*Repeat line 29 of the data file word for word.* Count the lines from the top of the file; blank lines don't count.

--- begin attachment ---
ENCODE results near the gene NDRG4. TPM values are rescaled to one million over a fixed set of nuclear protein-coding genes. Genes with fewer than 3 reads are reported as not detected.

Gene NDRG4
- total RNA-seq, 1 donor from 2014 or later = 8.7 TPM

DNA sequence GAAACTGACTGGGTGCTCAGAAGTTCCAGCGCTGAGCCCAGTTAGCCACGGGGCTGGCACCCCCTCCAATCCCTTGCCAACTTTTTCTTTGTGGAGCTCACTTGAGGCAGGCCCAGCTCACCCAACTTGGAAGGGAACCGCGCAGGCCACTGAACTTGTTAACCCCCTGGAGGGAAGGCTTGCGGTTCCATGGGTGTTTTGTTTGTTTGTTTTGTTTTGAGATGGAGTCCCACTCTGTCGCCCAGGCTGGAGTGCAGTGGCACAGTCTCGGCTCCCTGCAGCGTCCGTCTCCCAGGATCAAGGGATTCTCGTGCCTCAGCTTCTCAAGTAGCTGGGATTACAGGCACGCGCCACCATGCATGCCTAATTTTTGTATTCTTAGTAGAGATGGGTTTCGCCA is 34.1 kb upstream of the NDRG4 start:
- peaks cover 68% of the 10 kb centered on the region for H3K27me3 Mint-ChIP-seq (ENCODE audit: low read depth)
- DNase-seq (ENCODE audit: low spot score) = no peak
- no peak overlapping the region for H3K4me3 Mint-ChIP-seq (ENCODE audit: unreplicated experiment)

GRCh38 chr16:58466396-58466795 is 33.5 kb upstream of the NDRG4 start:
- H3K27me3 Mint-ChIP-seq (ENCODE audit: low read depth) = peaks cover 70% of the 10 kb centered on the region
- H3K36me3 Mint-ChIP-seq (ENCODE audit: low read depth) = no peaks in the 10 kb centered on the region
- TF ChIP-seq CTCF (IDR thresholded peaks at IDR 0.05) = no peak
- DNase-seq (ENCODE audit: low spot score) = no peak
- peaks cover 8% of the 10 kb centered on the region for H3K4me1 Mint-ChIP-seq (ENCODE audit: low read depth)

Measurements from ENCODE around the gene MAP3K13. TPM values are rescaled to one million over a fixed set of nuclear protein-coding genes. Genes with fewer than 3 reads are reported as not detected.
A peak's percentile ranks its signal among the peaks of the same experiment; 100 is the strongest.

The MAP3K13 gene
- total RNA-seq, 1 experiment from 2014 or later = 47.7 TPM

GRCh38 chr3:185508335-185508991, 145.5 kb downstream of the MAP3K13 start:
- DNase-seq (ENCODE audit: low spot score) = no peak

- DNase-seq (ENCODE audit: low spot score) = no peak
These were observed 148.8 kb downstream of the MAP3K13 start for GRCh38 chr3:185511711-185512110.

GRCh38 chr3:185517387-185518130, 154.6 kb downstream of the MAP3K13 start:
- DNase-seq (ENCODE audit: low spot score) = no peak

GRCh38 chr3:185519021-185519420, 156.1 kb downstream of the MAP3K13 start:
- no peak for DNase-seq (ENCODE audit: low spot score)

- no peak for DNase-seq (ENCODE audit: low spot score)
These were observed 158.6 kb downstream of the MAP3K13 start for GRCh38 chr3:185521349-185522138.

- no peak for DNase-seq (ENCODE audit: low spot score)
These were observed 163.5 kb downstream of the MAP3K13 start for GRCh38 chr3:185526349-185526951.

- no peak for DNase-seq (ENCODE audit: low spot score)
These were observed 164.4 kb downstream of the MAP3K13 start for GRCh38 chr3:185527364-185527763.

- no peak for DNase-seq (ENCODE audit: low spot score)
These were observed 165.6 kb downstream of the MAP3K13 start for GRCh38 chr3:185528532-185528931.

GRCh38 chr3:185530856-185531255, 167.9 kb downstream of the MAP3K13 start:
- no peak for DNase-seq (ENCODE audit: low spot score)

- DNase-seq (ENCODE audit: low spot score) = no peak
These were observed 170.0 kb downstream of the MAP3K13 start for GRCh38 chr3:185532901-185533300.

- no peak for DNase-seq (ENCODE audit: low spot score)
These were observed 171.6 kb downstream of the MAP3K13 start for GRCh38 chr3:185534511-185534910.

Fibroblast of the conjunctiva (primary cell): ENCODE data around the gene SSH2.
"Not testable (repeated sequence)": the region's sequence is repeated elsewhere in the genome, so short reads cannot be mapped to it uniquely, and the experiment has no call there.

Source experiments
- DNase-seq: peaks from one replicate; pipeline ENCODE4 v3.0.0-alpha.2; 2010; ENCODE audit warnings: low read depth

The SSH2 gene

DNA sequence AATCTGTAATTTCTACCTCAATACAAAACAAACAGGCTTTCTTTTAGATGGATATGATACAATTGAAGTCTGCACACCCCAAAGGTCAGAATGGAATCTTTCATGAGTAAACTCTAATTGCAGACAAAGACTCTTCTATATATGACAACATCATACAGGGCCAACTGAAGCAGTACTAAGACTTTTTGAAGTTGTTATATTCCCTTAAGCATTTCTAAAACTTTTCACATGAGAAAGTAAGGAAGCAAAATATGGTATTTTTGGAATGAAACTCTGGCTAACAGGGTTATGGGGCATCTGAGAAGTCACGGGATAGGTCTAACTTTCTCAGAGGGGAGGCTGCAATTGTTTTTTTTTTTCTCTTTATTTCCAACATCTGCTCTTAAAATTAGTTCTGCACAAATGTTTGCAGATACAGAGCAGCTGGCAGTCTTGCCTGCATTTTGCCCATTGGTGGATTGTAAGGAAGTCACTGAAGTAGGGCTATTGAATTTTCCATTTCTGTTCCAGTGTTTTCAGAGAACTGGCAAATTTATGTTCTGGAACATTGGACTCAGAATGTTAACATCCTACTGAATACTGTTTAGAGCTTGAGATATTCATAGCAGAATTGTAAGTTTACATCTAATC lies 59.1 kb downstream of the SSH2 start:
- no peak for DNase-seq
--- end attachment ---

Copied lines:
These were observed 163.5 kb downstream of the MAP3K13 start for GRCh38 chr3:185526349-185526951.